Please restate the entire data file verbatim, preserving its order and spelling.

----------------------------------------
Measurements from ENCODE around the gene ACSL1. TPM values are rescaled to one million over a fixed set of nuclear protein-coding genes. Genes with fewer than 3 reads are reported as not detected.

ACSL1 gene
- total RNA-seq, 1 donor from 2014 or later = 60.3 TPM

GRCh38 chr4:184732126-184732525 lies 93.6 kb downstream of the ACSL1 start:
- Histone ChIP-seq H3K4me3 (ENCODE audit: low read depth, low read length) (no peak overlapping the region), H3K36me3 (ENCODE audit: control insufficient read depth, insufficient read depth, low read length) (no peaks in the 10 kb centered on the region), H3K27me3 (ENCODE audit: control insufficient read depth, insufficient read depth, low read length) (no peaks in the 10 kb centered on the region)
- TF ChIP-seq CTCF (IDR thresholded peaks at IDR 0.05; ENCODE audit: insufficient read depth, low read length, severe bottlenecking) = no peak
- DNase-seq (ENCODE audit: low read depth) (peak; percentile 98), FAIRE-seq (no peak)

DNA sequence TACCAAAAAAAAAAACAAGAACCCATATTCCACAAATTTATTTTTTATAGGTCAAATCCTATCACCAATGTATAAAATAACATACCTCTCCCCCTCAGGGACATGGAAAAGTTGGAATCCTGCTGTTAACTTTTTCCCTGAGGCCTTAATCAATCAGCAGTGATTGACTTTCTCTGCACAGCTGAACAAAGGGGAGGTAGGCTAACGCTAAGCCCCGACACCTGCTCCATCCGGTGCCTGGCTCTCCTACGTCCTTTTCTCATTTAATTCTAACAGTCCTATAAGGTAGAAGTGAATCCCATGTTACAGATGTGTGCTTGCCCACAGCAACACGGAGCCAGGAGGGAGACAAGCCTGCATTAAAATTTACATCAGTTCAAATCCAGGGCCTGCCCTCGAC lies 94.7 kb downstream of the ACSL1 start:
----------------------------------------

Measurements from ENCODE around the gene ACSL1. TPM values are rescaled to one million over a fixed set of nuclear protein-coding genes. Genes with fewer than 3 reads are reported as not detected.

ACSL1 gene
- total RNA-seq, 1 donor from 2014 or later = 60.3 TPM

GRCh38 chr4:184732126-184732525 lies 93.6 kb downstream of the ACSL1 start:
- Histone ChIP-seq H3K4me3 (ENCODE audit: low read depth, low read length) (no peak overlapping the region), H3K36me3 (ENCODE audit: control insufficient read depth, insufficient read depth, low read length) (no peaks in the 10 kb centered on the region), H3K27me3 (ENCODE audit: control insufficient read depth, insufficient read depth, low read length) (no peaks in the 10 kb centered on the region)
- TF ChIP-seq CTCF (IDR thresholded peaks at IDR 0.05; ENCODE audit: insufficient read depth, low read length, severe bottlenecking) = no peak
- DNase-seq (ENCODE audit: low read depth) (peak; percentile 98), FAIRE-seq (no peak)

DNA sequence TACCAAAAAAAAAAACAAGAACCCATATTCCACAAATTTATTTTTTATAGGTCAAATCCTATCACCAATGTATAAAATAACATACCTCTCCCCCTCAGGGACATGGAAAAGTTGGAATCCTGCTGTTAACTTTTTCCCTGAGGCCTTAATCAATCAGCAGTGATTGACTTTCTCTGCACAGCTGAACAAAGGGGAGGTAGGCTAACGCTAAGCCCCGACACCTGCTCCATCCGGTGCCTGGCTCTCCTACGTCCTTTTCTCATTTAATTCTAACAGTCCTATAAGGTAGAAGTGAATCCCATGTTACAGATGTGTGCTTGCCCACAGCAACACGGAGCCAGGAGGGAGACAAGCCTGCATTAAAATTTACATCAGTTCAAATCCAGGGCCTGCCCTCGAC lies 94.7 kb downstream of the ACSL1 start: